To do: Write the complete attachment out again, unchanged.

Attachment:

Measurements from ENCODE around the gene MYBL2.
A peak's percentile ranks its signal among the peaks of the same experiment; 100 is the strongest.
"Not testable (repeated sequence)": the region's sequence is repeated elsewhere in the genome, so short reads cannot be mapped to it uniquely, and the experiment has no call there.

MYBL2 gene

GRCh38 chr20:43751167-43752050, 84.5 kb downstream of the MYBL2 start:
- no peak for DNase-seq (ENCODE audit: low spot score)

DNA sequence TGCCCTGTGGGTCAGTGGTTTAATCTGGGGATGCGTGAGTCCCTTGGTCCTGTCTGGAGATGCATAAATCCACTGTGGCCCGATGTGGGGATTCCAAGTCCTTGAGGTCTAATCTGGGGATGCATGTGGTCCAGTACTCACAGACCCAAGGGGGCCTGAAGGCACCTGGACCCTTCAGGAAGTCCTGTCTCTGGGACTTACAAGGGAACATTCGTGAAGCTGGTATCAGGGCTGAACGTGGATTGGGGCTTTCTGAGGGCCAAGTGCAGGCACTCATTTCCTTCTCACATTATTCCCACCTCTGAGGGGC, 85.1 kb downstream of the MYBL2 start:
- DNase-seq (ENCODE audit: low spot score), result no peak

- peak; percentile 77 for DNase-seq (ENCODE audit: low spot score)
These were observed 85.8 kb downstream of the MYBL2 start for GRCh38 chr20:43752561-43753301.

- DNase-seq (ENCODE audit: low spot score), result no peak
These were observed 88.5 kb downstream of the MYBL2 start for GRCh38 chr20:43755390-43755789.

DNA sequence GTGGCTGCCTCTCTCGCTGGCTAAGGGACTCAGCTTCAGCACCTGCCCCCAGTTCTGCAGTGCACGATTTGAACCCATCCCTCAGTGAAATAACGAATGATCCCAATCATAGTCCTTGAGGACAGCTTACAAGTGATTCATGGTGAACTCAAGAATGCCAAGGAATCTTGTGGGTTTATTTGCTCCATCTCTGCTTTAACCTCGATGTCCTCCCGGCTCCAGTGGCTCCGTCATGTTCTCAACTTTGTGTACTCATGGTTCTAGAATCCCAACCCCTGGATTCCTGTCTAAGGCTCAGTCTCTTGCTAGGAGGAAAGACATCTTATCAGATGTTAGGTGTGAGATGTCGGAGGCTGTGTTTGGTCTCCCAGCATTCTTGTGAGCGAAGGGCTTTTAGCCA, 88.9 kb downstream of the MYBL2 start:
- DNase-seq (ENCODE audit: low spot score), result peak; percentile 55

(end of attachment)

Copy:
Measurements from ENCODE around the gene MYBL2.
A peak's percentile ranks its signal among the peaks of the same experiment; 100 is the strongest.
"Not testable (repeated sequence)": the region's sequence is repeated elsewhere in the genome, so short reads cannot be mapped to it uniquely, and the experiment has no call there.

MYBL2 gene

GRCh38 chr20:43751167-43752050, 84.5 kb downstream of the MYBL2 start:
- no peak for DNase-seq (ENCODE audit: low spot score)

DNA sequence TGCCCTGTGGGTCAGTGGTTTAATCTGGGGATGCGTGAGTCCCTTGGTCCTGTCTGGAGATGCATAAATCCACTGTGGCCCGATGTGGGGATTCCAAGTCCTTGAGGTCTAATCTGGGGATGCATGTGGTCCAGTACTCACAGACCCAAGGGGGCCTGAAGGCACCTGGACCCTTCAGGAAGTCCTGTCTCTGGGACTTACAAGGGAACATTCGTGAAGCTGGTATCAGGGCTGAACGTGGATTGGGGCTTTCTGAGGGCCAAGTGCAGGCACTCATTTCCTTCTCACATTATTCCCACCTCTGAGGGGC, 85.1 kb downstream of the MYBL2 start:
- DNase-seq (ENCODE audit: low spot score), result no peak

- peak; percentile 77 for DNase-seq (ENCODE audit: low spot score)
These were observed 85.8 kb downstream of the MYBL2 start for GRCh38 chr20:43752561-43753301.

- DNase-seq (ENCODE audit: low spot score), result no peak
These were observed 88.5 kb downstream of the MYBL2 start for GRCh38 chr20:43755390-43755789.

DNA sequence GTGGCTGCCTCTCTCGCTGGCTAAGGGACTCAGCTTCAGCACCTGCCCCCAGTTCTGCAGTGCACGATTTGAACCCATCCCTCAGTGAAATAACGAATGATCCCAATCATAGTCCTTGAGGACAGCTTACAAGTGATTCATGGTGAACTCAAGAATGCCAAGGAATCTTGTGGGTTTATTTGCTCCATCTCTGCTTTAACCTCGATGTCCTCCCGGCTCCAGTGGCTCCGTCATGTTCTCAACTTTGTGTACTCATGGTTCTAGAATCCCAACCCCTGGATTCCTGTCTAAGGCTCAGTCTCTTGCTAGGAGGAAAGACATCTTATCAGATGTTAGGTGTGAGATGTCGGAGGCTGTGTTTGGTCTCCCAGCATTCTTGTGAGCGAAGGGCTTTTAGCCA, 88.9 kb downstream of the MYBL2 start:
- DNase-seq (ENCODE audit: low spot score), result peak; percentile 55